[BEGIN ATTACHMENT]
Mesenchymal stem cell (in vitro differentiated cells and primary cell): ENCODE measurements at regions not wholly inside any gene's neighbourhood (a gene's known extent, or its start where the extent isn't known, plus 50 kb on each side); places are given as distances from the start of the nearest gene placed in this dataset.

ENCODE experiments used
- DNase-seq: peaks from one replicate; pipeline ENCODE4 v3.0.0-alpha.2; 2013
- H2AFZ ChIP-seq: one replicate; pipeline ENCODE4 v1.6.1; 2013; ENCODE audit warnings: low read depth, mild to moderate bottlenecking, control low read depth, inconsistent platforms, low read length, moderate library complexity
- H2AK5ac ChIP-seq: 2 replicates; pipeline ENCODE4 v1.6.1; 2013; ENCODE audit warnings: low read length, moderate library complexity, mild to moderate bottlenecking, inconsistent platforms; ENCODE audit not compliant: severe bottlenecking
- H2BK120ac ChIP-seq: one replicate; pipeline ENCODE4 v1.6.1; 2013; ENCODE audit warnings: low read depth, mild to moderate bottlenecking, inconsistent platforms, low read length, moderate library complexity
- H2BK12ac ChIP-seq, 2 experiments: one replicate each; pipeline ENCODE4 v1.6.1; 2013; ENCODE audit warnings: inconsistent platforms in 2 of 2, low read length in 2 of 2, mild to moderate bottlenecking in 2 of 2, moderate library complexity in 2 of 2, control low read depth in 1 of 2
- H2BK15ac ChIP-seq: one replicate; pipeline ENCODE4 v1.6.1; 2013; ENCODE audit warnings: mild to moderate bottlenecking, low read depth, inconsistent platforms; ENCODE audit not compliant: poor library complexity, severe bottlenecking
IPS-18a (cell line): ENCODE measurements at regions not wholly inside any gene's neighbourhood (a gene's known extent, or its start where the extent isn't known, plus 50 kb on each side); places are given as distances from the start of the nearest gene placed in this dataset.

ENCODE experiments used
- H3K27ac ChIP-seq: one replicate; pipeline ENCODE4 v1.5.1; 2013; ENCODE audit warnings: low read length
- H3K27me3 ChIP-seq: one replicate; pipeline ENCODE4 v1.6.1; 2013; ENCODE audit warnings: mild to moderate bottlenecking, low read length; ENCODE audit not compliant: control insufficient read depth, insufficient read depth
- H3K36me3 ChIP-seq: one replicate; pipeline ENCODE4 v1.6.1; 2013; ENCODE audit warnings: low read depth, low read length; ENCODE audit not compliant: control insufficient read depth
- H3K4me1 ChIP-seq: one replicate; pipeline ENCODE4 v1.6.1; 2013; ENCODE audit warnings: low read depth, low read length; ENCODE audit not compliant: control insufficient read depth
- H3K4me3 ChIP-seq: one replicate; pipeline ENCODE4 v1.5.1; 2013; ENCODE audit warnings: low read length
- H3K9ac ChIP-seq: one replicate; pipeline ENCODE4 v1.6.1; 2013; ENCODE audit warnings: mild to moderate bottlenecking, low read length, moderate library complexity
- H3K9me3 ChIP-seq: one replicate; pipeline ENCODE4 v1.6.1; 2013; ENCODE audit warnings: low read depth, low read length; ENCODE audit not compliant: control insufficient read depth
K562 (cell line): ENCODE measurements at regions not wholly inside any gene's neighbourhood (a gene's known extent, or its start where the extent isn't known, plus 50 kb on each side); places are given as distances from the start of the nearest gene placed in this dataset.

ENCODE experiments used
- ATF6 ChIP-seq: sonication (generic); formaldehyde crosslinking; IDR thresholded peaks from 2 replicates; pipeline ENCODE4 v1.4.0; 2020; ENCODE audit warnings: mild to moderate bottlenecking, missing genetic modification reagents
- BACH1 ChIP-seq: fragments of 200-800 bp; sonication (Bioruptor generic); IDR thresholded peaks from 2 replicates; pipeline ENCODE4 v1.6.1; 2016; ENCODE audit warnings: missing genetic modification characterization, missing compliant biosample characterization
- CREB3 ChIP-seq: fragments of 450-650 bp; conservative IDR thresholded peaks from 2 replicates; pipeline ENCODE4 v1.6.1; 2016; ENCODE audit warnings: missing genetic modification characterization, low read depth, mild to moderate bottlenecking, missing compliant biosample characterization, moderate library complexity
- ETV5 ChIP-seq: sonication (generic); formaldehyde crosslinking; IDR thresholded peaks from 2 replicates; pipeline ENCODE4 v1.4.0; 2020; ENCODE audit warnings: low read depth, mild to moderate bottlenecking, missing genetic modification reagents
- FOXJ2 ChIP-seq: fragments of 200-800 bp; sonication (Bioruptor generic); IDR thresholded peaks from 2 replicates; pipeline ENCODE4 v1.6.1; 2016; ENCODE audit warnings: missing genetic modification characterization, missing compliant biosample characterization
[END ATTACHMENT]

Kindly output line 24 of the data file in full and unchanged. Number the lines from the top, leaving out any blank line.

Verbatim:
- FOXJ2 ChIP-seq: fragments of 200-800 bp; sonication (Bioruptor generic); IDR thresholded peaks from 2 replicates; pipeline ENCODE4 v1.6.1; 2016; ENCODE audit warnings: missing genetic modification characterization, missing compliant biosample characterization